How will the future of money look like if the sources that preserves it changes it path.
Wood is an organism, but it is also a wood reserve. After being cut down by lumberjacks, its history as an organism ends. But its history as a timber reserve continues, and its history as a home has not yet begun.
Likewise, money is more than just a thing. Traditionally, these are three things: a medium of exchange, a store of value, and a unit of account. It's easier to think about the future of money when you realize that three different things called money can have three completely different futures. See Marco Polo's description of paper money in the 13th century Kublai Khan Empire (written for Europeans unfamiliar with the concept). Khan printed a note on mulberry paper and asked his subjects to accept it as payment for the death penalty. In Marco Polo's simple account of this Prometheus moment, he illustrates how Hannah's currency brings all three stories together:
- Unit of reckoning: everyone in the Khan Empire accepted their paper as a valid standard of value because they were meant to be. This requirement is less because everyone is doing the same thing.
- Medium of exchange: Merchants and merchants prefer to use Khan paper as it is easier to transport and share than precious stones or metals.
- The Store of Wealth: Hannah's newspaper makes him the richest man in the world. (Though he naturally diversified his fortune by using paper to buy jewelry, metals, real estate, and the like.)
Back then, Hannah's iron fist was the glue that held the three functions of paper money together. A lot has been winding down lately. For example, traders in the United States are not required to accept dollars; the only truly guaranteed successor to the dollar is the US government. In addition, anyone in the world can now print currency, and many people seem interested in buying this non-state currency. Then the three functions of money begin to separate, like loose braids. Some examples:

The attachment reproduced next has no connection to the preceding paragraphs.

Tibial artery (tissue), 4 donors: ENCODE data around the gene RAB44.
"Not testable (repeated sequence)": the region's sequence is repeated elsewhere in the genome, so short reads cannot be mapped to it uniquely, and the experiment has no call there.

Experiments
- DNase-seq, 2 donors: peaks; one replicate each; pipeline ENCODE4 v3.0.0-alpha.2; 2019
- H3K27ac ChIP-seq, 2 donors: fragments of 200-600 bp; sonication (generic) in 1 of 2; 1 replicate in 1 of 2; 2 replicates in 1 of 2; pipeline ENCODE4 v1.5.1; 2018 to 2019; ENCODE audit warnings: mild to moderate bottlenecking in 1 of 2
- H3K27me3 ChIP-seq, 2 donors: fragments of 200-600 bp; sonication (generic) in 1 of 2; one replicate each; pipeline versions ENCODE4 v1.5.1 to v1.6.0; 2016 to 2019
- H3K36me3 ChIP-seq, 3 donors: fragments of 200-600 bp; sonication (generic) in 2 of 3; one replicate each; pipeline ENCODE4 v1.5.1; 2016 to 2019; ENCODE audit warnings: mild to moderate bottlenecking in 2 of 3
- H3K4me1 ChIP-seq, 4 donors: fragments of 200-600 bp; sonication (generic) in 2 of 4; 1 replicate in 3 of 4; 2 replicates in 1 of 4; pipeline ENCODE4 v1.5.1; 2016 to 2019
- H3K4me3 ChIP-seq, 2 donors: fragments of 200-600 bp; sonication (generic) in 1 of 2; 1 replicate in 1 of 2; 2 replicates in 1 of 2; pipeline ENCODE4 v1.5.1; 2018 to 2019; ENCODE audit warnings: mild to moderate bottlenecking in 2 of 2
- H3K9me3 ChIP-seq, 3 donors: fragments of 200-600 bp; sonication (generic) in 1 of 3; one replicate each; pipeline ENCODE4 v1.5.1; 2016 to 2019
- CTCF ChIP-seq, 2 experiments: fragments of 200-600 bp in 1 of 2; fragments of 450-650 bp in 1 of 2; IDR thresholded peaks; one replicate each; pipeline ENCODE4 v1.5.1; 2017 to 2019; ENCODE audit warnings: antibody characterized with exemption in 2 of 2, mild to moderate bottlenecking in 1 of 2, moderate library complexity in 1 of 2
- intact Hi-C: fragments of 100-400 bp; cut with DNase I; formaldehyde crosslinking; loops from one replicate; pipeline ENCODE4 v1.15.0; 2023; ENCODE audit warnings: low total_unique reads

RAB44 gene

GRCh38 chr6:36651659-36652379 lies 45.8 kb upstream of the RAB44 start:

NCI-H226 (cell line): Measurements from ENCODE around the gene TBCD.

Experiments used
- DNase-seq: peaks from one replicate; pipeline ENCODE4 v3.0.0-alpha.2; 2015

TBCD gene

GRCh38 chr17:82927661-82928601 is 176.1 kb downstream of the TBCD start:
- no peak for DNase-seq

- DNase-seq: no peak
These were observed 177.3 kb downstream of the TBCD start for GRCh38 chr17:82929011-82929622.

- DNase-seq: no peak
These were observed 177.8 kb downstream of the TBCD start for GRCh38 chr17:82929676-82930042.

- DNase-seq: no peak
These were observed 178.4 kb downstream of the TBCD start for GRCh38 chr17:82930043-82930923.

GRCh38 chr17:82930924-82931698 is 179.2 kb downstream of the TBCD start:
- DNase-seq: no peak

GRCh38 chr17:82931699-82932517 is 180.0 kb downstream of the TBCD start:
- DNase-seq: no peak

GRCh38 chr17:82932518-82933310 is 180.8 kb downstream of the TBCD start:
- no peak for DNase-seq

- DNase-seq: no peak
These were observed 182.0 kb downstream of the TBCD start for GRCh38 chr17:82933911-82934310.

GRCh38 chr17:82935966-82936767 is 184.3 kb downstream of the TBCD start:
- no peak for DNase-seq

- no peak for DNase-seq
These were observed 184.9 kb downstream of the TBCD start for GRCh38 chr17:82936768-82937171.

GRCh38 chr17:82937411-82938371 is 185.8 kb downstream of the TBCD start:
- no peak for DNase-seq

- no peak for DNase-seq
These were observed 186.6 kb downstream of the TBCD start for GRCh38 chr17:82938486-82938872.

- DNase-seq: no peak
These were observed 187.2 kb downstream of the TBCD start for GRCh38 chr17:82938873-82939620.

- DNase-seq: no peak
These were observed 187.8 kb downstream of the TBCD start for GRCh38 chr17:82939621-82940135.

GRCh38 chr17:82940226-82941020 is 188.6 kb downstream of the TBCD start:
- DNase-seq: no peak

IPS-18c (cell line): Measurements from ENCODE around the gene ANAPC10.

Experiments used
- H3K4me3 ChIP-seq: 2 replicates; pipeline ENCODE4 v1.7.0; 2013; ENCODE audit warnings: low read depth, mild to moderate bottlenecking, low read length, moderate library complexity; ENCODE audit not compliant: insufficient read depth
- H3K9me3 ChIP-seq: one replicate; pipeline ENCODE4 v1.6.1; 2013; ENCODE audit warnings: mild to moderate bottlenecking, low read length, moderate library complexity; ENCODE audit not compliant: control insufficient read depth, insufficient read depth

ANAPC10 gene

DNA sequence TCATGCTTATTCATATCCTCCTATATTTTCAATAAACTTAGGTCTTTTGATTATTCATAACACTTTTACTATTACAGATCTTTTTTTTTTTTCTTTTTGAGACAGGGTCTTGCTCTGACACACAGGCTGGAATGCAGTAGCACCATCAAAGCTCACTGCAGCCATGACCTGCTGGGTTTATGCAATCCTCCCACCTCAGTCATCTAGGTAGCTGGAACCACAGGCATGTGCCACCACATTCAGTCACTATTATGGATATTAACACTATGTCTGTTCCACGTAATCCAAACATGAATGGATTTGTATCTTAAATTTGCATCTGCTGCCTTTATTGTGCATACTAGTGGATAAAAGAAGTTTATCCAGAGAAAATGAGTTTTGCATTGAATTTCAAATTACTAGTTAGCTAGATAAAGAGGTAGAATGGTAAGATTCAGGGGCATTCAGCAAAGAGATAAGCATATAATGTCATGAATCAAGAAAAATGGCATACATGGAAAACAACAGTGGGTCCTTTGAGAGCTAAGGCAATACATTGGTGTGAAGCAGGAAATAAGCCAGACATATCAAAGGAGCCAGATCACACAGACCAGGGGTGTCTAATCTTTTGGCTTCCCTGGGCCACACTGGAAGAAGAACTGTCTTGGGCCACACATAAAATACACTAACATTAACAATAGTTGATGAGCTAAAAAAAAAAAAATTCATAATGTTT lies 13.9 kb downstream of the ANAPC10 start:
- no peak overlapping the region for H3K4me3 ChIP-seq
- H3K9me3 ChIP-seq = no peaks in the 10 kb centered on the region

- Bitcoin functions well as a store of wealth, although it does not function well as a unit of account (due to volatility) or as a medium of exchange (due to transaction fees and technical practices such as key management).
- Coins are stable as a unit of account and as a store of wealth almost at the same time as fiat currency, but remain less efficient as a medium of exchange.
- In the future, the thread may tear more dramatically. We can have an excellent medium of exchange that acts as a store of value (for example because they use demarrage) and a strong stock of assets that are almost impossible to transact (for example because of a betting program).
The most interesting thing is that I can imagine that the account currency function is radically fragmented. Bitcoin maximists predict that Bitcoin will become something of a universal unit of account; and this prediction is undeniable, because it will come true when enough people believe in it. But I can imagine a different future where units of account multiply dramatically instead of becoming universal.
Emerging associative communities can measure value in their own way and in their own way. The more seriously they take their endogenous conditions, the more they can shape and stimulate endogenous trade and thereby enrich themselves with minimal dependence on global markets. This is much more interesting than a world where everything is measured in dollars, bitcoins, galactic guilders, or something similar.
Khan's currency unites all the money stories because Khan has all the constraints. But the opposite also happens: he has all the compulsion because he encapsulates all the stories about money. Today, when we try to demand money to govern everyone, we implicitly try to focus the coercion on whoever has the money. Yes, this is a critique of Bitcoin, but note that it is also a critique of "universal" base income. I want to guarantee everyone a dignified base, but it is impossible to say what is missing or where power is being concentrated when the monetary base is a universal unit of account that management is not seriously responsible for. Basic income from "local" or "communal" income seems less dangerous.
Radical pluralism, included in our value criteria, is the real source of wealth. Let's let go of the universal story about money and remember the words of economist John Maynard Keynes when Britain abandoned the gold standard: "We have nothing to fear, frankly nothing." Three toasts to a more confusing and sustainable world.